San Francisco 49errs rookie Dre Greenlaw finished 2019 in style. The former Razorback linebacker made a crucial stop against Seattle’s Jacob Hollister at the one-yard line on Sunday. That sealed the game — and an NFC West title for the 49ers — to give them a first-round bye in the playoffs. It also gave San Francisco home field advantage through the NFC championship game.
This was arguably the top Pro Hog moment of the NFL regular season. It puts more of a national spotlight on Dre Greenlaw, a Fayetteville native, who became a fan favorite with the Hogs by playing so hard even as the program was falling to shambles around him.
In 2015, after all, he came firing out of the gates to pick up the these honors:
—SEC Freshman of the week (twice)
—SEC All Freshman team
—First team Freshman All-American
—SEC Defensive Freshman of the Year
By 2018, Greenlaw had achieved:
—2 interceptions against Texas A&M in September
—13 tackles against Alabama in October
—299 career tackles
—3 career interceptions
Although Dre Greenlaw never did earn All-SEC accolades, he did get drafted in the fifth round of the 2019 NFL Draft. He’s putting together a stellar season, having racked up 92 tackles, and is on his way to 49ers fan favorite status as well.
In fact, Greenlaw was just named to the NFL All-Rookie team by Pro Football Focus.
“Coverage is where PFF really recognized Greenlaw,” USA Today’s Kyle Madsen wrote. “In a league where having linebackers that can cover is more paramount to defensive success than ever, Greenlaw was among the NFL’s best in 2019:
He was one of the best linebackers in the league at limiting receiving production. Among linebackers who were targeted 50 or more times this year, only Darius Leonard, Jayon Brown and Eric Kendricks allowed a lower passer rating than Greenlaw’s mark of 83.6.
NFL fans are starting to learn all about his amazing story, too:
DRE GREENLAW: FIVE AMAZING FACTS
- Greenlaw was one of 11 children. There was drug abuse in the family, an absent father, and at the end of the day, he essentially became an orphan. His siblings were split up in his grade school years and he lived in Little Rock, Marianna and other places before he settled in Fayetteville. He spent six years in foster homes. But he always made good grades while excelling in sports.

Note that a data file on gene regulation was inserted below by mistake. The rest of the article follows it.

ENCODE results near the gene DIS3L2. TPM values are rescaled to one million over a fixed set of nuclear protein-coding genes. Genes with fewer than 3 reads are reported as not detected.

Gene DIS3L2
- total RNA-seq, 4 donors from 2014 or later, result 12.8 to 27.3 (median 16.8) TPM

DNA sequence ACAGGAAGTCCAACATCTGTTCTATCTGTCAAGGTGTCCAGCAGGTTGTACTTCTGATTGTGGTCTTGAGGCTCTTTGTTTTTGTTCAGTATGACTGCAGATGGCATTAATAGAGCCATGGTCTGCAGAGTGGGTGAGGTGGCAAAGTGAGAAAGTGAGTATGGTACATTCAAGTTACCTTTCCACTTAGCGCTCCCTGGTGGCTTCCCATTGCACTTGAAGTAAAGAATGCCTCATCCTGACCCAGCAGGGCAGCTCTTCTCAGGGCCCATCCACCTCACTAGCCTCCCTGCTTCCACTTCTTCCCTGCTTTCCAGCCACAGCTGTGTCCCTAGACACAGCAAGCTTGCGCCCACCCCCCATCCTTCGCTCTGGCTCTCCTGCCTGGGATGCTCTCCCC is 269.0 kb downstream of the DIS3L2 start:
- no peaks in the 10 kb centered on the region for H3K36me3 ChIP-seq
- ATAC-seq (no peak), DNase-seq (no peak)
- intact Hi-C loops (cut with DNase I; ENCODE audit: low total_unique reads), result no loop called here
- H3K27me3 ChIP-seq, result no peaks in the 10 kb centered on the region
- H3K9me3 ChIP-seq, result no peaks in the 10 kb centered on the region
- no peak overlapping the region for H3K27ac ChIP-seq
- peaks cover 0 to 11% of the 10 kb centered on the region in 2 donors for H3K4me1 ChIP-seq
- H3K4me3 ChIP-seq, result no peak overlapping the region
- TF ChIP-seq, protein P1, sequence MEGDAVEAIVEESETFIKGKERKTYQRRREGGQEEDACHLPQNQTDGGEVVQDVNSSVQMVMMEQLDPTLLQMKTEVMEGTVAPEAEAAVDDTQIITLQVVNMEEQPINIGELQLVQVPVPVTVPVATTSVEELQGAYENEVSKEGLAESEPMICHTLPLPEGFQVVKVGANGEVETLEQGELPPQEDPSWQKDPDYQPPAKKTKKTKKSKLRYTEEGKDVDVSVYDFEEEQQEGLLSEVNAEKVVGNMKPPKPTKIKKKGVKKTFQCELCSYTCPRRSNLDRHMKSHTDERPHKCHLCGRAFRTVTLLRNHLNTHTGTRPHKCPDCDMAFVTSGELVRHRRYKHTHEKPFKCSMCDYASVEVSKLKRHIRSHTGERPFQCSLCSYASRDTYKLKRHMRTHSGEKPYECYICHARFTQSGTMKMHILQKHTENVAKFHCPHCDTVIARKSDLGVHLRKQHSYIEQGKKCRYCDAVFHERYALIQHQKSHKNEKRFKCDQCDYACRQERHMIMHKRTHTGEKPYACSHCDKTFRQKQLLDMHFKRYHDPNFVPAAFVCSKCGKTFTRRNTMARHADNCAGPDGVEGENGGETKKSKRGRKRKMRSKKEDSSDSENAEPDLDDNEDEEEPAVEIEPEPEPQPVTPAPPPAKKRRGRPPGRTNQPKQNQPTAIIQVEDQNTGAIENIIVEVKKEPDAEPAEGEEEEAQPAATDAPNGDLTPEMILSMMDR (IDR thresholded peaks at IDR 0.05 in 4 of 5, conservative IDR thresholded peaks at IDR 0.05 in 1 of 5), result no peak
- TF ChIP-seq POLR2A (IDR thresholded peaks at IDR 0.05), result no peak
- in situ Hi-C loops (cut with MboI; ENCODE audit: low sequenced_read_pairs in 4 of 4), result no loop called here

- “I was lonely a lot of nights, cried a lot of nights.” he said in an interview with Bo Mattingly. It may be rare to hear about a future NFL player who needs to “cry a lot of nights.” That definitely indicates he’s a thoughtful human being who happens to be a great football player.
- When Greenlaw got to Fayetteville, he was taken in by the Early family. The patriarch of the Early family happens to be Monticello native Brian Early, who used to work as the defensive coordinator at Fayetteville High School and as an analyst for the Razorbacks. is the defensive line coach for the University of Houston. Despite the fact that Brian Early recruited him when he was Defensive Line Coach at Arkansas State, Greenlaw chose Arkansas.
- And despite the fact that he turned his mentor down, in June of 2018, the Early’s officially adopted him. But they made sure it was his choice. Until then, for six years, many of his living decisions had been made for him.
Brian Early’s background
5. In 2015, the same year he was named to the SEC All-Freshman team he did something bigger. At a party, he saw someone drop something into a girl’s drink. When the guy tried to pull her out of the party, Greenlaw stepped in and stopped it from happening.
The young woman’s father didn’t go to the press about Greenlaw’s deed for fear of him getting in trouble for being underage at a beer drinking party. Later, he said: “Do me a favor and root for Dre. He’s a good kid with a good heart.”
That says a lot about Greenlaw and the father at the same time. It reminds us that despite the terrible things that happen time to time in our world, there are still good people.
Perhaps someone will make a movie about Greenlaw’s life one day, just as a movie was made about Brandon Burlsworth’s.
Razorback Nation should take pride in Dre Greenlaw. As the NFL is starting to notice, he’s a really good football player. But he’s a better man. In the same interview with Mattingly, he described himself as a “survivor.”
He’s not only a survivor, but he’s also a “winner.” He’s a winner on the football field and a winner in life. If you have sons, they should act like Dre Greenlaw. If you have daughters, you should be thankful for the Dre Greenlaws of the world.